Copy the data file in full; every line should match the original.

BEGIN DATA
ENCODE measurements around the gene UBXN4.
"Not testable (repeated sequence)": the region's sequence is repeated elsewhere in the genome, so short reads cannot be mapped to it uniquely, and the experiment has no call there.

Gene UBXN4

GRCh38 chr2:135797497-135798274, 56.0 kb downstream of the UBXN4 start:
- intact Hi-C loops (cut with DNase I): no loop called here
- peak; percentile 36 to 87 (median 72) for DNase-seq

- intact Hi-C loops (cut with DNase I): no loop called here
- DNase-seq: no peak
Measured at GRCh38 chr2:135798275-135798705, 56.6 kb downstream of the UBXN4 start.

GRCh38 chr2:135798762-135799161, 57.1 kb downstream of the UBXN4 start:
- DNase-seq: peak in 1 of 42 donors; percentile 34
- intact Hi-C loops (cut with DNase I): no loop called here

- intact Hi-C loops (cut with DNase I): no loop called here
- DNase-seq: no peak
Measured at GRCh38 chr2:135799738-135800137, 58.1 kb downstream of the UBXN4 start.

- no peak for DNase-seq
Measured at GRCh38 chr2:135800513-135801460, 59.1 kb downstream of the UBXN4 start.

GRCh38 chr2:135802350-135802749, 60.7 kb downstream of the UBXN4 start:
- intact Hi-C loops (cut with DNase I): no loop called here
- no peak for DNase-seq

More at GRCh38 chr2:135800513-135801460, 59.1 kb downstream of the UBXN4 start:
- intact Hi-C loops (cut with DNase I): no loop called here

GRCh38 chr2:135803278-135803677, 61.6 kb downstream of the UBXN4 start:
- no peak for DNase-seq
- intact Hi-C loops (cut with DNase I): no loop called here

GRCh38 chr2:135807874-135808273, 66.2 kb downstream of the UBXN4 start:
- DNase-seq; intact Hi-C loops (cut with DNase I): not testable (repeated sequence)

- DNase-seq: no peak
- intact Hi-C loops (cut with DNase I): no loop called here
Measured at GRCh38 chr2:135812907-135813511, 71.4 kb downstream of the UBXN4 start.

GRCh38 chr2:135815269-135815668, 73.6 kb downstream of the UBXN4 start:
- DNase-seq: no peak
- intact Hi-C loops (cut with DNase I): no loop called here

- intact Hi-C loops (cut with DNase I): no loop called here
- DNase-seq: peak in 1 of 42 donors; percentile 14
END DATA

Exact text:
ENCODE measurements around the gene UBXN4.
"Not testable (repeated sequence)": the region's sequence is repeated elsewhere in the genome, so short reads cannot be mapped to it uniquely, and the experiment has no call there.

Gene UBXN4

GRCh38 chr2:135797497-135798274, 56.0 kb downstream of the UBXN4 start:
- intact Hi-C loops (cut with DNase I): no loop called here
- peak; percentile 36 to 87 (median 72) for DNase-seq

- intact Hi-C loops (cut with DNase I): no loop called here
- DNase-seq: no peak
Measured at GRCh38 chr2:135798275-135798705, 56.6 kb downstream of the UBXN4 start.

GRCh38 chr2:135798762-135799161, 57.1 kb downstream of the UBXN4 start:
- DNase-seq: peak in 1 of 42 donors; percentile 34
- intact Hi-C loops (cut with DNase I): no loop called here

- intact Hi-C loops (cut with DNase I): no loop called here
- DNase-seq: no peak
Measured at GRCh38 chr2:135799738-135800137, 58.1 kb downstream of the UBXN4 start.

- no peak for DNase-seq
Measured at GRCh38 chr2:135800513-135801460, 59.1 kb downstream of the UBXN4 start.

GRCh38 chr2:135802350-135802749, 60.7 kb downstream of the UBXN4 start:
- intact Hi-C loops (cut with DNase I): no loop called here
- no peak for DNase-seq

More at GRCh38 chr2:135800513-135801460, 59.1 kb downstream of the UBXN4 start:
- intact Hi-C loops (cut with DNase I): no loop called here

GRCh38 chr2:135803278-135803677, 61.6 kb downstream of the UBXN4 start:
- no peak for DNase-seq
- intact Hi-C loops (cut with DNase I): no loop called here

GRCh38 chr2:135807874-135808273, 66.2 kb downstream of the UBXN4 start:
- DNase-seq; intact Hi-C loops (cut with DNase I): not testable (repeated sequence)

- DNase-seq: no peak
- intact Hi-C loops (cut with DNase I): no loop called here
Measured at GRCh38 chr2:135812907-135813511, 71.4 kb downstream of the UBXN4 start.

GRCh38 chr2:135815269-135815668, 73.6 kb downstream of the UBXN4 start:
- DNase-seq: no peak
- intact Hi-C loops (cut with DNase I): no loop called here

- intact Hi-C loops (cut with DNase I): no loop called here
- DNase-seq: peak in 1 of 42 donors; percentile 14